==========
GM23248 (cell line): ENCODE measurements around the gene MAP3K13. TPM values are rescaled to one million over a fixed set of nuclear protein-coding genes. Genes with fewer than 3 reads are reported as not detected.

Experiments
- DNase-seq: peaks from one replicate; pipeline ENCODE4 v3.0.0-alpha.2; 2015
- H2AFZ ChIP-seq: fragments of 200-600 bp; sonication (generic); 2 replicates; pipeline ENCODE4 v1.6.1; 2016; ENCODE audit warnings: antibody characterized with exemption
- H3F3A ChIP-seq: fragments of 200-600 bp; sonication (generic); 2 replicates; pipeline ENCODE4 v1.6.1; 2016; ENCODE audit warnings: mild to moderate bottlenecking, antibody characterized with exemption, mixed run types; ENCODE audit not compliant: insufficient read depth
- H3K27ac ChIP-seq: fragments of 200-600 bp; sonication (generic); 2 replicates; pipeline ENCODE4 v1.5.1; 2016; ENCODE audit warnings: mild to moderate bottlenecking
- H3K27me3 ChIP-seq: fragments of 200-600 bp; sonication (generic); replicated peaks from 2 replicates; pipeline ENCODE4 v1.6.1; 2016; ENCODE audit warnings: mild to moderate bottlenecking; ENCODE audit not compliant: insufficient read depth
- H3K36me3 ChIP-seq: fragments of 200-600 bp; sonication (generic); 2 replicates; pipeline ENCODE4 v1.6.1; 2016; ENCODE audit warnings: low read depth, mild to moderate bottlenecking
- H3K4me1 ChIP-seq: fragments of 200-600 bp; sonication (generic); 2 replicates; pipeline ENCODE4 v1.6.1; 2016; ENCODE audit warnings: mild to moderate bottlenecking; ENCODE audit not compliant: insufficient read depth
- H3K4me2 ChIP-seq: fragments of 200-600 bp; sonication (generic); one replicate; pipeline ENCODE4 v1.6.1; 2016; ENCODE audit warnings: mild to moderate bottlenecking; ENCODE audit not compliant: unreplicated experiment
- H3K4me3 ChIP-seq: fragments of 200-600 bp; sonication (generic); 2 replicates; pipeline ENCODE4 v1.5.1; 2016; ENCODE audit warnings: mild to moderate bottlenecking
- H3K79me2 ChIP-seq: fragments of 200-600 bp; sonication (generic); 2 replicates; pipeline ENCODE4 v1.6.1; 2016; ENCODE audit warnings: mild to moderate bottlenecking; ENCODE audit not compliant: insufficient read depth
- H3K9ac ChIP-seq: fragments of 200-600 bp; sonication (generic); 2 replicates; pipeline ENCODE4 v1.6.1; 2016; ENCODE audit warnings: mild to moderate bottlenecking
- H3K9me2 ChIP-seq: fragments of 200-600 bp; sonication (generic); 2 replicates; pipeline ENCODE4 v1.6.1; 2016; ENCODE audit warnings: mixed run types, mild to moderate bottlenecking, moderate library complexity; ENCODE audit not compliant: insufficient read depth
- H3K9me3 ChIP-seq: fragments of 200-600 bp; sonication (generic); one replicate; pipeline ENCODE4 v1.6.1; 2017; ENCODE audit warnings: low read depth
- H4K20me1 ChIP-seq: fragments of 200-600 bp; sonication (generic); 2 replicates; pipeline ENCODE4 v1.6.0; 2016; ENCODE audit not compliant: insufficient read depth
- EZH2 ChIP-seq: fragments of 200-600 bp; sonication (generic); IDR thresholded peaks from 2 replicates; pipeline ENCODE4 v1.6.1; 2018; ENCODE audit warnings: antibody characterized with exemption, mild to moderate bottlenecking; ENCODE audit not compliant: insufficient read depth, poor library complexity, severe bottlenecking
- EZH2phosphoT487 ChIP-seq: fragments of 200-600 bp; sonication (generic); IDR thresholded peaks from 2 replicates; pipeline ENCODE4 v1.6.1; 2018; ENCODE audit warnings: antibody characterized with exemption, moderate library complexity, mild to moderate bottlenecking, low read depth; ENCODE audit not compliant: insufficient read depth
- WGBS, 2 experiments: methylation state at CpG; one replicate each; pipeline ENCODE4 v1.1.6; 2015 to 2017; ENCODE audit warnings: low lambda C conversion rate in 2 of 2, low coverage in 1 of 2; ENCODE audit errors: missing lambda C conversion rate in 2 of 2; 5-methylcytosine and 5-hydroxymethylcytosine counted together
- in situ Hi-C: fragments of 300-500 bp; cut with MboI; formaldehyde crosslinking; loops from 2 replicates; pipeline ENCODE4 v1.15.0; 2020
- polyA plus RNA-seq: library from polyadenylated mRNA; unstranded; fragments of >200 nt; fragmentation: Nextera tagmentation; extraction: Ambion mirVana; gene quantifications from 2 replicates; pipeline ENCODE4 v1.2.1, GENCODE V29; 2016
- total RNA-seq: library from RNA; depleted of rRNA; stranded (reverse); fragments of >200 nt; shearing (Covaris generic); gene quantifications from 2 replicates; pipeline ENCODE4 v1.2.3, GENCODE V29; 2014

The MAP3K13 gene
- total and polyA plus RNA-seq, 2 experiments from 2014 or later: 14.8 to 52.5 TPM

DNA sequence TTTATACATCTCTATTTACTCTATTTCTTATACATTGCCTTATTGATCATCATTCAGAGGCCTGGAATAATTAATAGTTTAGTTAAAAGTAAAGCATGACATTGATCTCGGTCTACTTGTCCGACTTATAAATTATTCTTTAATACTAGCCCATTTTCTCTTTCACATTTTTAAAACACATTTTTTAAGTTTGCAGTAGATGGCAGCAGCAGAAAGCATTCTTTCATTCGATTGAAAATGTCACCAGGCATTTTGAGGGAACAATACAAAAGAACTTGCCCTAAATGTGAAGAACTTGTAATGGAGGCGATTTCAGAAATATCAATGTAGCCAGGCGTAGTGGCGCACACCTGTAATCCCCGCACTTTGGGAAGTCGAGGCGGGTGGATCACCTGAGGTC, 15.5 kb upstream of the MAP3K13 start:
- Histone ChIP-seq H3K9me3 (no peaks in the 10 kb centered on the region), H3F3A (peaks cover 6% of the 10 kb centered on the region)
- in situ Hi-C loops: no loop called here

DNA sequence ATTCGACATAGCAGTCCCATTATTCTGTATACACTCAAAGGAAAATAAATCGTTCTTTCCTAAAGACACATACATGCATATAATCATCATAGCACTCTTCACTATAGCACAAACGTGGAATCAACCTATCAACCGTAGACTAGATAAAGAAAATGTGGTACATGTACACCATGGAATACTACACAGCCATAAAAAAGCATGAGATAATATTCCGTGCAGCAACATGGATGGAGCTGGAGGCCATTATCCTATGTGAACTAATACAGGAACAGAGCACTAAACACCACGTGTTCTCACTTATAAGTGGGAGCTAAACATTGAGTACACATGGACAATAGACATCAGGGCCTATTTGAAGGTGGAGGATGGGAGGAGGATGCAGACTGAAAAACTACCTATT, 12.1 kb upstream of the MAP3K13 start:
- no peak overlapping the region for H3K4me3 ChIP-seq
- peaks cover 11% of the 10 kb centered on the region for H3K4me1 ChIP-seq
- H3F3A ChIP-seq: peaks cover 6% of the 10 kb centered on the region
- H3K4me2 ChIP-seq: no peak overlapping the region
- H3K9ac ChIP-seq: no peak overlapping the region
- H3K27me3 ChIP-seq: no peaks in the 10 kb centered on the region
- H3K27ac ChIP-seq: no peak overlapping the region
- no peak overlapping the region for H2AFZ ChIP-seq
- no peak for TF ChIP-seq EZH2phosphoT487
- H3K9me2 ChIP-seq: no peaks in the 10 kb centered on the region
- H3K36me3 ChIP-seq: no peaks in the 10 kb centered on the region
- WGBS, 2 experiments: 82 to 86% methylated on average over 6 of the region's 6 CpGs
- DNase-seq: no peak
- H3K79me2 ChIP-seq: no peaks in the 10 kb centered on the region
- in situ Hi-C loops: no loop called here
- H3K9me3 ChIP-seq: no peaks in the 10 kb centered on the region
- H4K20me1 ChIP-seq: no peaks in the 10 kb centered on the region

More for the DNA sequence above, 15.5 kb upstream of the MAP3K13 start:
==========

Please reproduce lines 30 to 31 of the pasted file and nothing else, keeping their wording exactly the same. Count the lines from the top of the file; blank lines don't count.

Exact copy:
- peaks cover 11% of the 10 kb centered on the region for H3K4me1 ChIP-seq
- H3F3A ChIP-seq: peaks cover 6% of the 10 kb centered on the region